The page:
One person thus far has acknowledged a found note after returning from grocery shopping at Wegmans, taking a photo and sharing it with the Facebook page: "Found this on my car at Wegmans!! Nice surprise :)" Savannah Hill shared on Aug. 1.
The notes read positive messages of all sorts.
"Anything positive, encouraging or inspiring ... whether it's complimenting beauty on the inside or outside ... I figure something like that will always pertain to someone in some way," she explained of the project.
The project's creator always keeps Post-its with her when she goes out to run errands, often stopping when she observes a decently secluded car; she attempts to be elusive as possible to avoid exposing her identity.
She's been lucky so far in not being identified, with only one close call in the Wegmans parking lot.
"The only people who know are my mom and fiance ... and now you. My fiance is really supportive and he always laughs at me because he always makes sure to pull up the car when I want to leave a Post-it," she laughed.
She realizes that the idea on its surface may strike folks as being stalker-ish or creepy, but that's most definitely not the case, she emphasized, which is part of the reason why she created the Facebook page and writes down the URL for the page on the Post-its she leaves.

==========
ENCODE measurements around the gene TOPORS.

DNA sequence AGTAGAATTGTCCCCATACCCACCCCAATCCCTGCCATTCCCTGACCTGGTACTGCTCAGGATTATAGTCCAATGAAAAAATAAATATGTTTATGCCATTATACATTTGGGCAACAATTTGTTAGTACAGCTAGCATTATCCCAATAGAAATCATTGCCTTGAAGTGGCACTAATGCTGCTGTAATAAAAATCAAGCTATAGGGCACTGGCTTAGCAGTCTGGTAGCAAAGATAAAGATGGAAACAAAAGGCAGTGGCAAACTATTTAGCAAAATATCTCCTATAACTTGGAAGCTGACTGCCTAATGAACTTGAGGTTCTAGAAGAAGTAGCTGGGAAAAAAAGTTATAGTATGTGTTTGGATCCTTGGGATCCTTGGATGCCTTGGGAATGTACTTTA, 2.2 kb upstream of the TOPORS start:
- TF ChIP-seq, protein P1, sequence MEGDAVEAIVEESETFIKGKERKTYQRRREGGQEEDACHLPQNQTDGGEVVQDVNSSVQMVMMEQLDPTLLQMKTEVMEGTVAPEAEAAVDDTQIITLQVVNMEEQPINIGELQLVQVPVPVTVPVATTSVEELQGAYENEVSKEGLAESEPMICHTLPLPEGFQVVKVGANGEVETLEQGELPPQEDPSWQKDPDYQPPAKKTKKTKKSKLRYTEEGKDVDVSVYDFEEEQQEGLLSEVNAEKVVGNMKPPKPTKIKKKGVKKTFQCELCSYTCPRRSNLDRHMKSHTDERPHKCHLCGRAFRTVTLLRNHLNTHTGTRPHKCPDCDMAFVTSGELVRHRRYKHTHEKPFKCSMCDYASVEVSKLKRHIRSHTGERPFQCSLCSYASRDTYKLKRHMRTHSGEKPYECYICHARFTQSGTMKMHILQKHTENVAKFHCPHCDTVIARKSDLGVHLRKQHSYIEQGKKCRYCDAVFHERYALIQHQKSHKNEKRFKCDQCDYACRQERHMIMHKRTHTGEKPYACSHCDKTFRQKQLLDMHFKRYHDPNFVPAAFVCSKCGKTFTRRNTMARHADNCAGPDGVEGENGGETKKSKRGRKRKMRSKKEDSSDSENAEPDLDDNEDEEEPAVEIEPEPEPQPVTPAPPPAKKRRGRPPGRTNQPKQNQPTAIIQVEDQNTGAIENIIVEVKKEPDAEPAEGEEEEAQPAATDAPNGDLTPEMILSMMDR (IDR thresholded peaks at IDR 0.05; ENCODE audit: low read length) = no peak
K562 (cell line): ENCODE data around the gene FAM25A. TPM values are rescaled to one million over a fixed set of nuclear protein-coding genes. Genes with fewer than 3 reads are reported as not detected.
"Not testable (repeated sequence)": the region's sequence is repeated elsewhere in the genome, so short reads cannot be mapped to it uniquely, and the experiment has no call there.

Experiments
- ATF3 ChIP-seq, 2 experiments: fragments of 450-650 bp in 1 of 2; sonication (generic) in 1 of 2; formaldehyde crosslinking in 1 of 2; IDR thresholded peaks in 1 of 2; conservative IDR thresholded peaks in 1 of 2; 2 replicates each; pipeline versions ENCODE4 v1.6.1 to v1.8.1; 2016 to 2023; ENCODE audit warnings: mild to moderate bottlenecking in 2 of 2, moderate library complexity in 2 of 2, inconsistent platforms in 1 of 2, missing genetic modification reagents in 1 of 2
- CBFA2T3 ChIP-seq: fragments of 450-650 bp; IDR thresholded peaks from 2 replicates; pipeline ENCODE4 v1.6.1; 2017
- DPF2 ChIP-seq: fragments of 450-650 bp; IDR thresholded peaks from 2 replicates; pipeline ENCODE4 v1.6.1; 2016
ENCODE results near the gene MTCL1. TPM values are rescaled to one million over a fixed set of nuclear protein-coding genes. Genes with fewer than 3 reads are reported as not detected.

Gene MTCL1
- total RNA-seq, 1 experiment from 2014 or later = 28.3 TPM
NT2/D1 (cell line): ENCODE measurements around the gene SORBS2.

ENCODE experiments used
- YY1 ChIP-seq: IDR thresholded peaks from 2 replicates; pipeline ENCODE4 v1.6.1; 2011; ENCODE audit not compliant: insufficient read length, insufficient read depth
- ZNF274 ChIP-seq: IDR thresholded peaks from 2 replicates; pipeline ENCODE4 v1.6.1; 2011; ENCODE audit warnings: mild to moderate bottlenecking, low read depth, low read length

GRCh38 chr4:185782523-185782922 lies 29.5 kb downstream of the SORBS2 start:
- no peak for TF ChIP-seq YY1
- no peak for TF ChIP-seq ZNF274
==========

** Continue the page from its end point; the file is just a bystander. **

"With the Facebook page, I just made it so people could be aware if they see a Post-it, that it's not a stalker ... so they could get on there and talk about it," she said.
"I don't want to be the reason a husband or wife get a divorce because I (wrote) 'you're beautiful.' So I wanted to create the page so that they had a place to go to see that it wasn't creepy."
She said that she has been getting a lot of messages on the page, asking who she is. To try and minimize the curiosity, she has been posting the occasional Facebook update to followers, giving them clues to her identity.